In J.L. Austin's speech act theory, an utterance is said to be unhappy when:
  1. The utterance is performative, which is to say that it does something as opposed to simply sating something.  The most common example of a performative utterance is the phrase "I do" when spoken in the context of a marriage ceremony; but

  2. The context for the speech act is wrong.  This can be due to purely circumstantial events (ie, saying "I do" outside the marriage ceremony will not result in marriage) or it can be due to the mindset of the speaker.  For example, an insane person who says "I do" during an otherwise appropriate marriage ceremony may not have the presence of mind to enter in to such an arrangement and will not be considered married.
To use another of Austin's examples, one can name a ship by speaking some words and smashing it with a bottle, but only if one has the authority to do so.  This is what keeps me from naming ships recreationally, since I think it would be lots of fun to wander down to the harbor, fold up my newspaper and say, with a proper grandiose flourish, "That's a lovely ship.  I think everyone shall call her the HMS Steve."  That would be an unhappy utterance, and I do so hate to make my utterances miserable.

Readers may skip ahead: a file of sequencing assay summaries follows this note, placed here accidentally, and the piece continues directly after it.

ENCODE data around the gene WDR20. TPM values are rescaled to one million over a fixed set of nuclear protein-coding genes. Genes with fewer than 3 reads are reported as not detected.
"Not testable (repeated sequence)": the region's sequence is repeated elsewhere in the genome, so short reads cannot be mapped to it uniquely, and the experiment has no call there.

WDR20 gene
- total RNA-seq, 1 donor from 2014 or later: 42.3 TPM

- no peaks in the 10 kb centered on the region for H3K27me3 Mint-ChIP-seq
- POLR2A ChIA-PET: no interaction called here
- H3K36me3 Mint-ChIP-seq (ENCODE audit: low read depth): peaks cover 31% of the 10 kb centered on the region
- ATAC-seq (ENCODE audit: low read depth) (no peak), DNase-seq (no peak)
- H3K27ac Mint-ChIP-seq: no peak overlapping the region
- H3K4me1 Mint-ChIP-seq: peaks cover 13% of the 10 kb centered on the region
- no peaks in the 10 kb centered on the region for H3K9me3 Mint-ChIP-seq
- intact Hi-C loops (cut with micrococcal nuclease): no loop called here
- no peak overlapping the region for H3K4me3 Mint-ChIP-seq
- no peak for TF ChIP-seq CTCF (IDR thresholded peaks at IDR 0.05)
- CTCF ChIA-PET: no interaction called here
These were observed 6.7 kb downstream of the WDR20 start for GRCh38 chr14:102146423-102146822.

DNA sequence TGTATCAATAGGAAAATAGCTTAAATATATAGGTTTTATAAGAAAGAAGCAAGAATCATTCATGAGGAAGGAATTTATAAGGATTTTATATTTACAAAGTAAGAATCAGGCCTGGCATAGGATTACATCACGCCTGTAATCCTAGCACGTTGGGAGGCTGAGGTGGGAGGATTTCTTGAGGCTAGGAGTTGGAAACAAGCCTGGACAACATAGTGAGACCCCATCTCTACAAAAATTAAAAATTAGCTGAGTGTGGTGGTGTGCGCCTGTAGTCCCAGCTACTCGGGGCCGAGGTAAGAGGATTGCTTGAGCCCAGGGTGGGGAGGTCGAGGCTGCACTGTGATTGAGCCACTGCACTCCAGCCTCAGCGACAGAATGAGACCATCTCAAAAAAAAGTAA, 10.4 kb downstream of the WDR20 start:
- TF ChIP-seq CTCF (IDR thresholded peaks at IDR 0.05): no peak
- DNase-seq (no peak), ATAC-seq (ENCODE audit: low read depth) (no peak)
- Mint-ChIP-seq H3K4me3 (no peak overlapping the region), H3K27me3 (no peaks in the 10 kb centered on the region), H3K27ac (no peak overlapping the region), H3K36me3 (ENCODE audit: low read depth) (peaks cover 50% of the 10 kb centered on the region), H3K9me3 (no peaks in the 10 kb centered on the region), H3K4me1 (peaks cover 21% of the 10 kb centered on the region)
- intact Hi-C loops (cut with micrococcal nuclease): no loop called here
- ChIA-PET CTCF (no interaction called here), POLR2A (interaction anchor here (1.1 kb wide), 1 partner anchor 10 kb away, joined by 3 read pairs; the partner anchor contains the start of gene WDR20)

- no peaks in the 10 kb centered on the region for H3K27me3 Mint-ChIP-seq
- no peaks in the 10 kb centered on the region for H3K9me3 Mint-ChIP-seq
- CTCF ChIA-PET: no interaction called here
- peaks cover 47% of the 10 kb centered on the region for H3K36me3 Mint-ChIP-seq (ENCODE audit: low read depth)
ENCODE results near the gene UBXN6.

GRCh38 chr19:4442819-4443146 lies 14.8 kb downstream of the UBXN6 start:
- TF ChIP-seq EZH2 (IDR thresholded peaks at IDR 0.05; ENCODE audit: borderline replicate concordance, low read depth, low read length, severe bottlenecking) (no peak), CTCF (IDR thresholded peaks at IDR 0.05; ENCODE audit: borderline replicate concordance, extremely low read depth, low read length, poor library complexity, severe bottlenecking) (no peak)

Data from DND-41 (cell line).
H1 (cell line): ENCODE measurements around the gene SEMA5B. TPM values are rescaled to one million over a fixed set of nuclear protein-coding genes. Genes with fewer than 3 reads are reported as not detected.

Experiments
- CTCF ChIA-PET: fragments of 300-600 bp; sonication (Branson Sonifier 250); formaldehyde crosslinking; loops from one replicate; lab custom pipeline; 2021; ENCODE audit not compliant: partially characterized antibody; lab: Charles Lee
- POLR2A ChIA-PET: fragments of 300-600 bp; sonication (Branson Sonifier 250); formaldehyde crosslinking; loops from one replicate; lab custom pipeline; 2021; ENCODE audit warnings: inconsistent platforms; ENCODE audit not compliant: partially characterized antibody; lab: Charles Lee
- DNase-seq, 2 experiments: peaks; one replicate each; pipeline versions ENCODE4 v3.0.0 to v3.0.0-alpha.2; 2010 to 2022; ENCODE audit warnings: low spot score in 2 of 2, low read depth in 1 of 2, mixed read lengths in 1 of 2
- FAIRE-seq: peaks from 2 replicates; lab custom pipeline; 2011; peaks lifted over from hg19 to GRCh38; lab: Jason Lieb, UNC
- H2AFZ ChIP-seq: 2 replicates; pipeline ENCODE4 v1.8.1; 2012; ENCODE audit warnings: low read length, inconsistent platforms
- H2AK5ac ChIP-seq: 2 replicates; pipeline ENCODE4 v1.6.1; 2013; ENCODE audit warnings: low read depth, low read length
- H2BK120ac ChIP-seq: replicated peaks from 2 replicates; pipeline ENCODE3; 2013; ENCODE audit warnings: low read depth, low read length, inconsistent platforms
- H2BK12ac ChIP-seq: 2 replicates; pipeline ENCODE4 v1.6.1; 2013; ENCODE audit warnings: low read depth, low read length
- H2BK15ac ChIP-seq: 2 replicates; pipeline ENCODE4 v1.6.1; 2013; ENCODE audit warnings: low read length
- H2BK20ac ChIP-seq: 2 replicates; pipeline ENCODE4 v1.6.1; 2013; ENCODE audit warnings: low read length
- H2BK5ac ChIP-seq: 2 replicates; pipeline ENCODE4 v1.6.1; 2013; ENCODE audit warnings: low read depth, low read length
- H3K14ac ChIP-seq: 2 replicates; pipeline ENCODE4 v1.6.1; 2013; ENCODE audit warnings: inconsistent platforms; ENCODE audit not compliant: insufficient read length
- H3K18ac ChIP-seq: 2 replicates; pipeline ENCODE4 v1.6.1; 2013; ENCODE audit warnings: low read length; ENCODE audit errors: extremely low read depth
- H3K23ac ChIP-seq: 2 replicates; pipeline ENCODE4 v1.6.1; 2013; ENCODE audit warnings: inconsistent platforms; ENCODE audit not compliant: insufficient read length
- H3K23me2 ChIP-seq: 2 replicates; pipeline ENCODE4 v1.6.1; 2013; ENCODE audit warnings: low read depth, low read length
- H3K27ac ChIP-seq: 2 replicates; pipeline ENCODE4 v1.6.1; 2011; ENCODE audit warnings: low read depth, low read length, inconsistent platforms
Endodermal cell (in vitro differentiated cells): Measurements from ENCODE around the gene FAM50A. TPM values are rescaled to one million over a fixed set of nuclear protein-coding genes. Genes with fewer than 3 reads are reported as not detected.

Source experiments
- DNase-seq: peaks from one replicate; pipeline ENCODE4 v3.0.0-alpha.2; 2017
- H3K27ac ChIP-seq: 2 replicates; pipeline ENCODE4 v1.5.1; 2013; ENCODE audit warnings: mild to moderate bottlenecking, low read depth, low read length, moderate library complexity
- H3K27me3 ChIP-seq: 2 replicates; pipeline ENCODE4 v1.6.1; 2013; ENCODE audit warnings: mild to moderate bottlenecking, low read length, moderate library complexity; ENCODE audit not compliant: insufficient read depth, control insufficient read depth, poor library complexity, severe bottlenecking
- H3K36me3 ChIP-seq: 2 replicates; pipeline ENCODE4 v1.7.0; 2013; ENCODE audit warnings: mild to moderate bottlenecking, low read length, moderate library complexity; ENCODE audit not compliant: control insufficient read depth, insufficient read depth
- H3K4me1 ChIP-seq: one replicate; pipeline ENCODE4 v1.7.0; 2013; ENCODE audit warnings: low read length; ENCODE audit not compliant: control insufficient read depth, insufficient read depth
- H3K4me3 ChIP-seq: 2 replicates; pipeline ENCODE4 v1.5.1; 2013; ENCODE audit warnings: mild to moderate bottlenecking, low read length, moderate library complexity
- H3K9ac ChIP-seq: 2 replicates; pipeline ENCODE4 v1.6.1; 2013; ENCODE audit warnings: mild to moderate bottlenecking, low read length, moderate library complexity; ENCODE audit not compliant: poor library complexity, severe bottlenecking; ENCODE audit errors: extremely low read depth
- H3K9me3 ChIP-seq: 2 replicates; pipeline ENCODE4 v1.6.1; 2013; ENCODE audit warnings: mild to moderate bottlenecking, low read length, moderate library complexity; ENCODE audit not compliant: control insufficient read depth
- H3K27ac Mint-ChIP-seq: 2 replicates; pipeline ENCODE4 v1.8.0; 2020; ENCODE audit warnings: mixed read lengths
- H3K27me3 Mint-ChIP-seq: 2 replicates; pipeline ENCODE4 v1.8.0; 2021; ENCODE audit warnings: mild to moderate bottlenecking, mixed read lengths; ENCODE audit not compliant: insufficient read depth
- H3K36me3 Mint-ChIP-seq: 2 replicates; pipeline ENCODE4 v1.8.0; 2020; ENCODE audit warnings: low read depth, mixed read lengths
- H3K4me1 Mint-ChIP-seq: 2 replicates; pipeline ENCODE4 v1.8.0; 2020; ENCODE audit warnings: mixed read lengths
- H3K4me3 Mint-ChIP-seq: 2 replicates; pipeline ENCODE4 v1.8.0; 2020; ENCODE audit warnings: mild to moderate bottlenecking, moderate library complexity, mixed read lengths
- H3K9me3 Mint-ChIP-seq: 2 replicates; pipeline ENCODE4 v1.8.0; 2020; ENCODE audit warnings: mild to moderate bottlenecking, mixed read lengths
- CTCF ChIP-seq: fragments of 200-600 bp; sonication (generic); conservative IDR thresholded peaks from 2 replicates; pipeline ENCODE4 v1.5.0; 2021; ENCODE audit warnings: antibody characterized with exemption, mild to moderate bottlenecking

Austin, J.L.  How to Do Things With Words, 2nd ed.  1975: Harvard University Press.

Un*hap"py (?), a.


Not happy or fortunate; unfortunate; unlucky; as, affairs have taken an unhappy turn.


In a degree miserable or wretched; not happy; sad; sorrowful; as, children render their parents unhappy by misconduct.


Marked by infelicity; evil; calamitous; as, an unhappy day.

"The unhappy morn."



Mischievous; wanton; wicked.



-- Un*hap"pi*ly (#), adv. -- Un*hap"pi*ness, n.


© Webster 1913.

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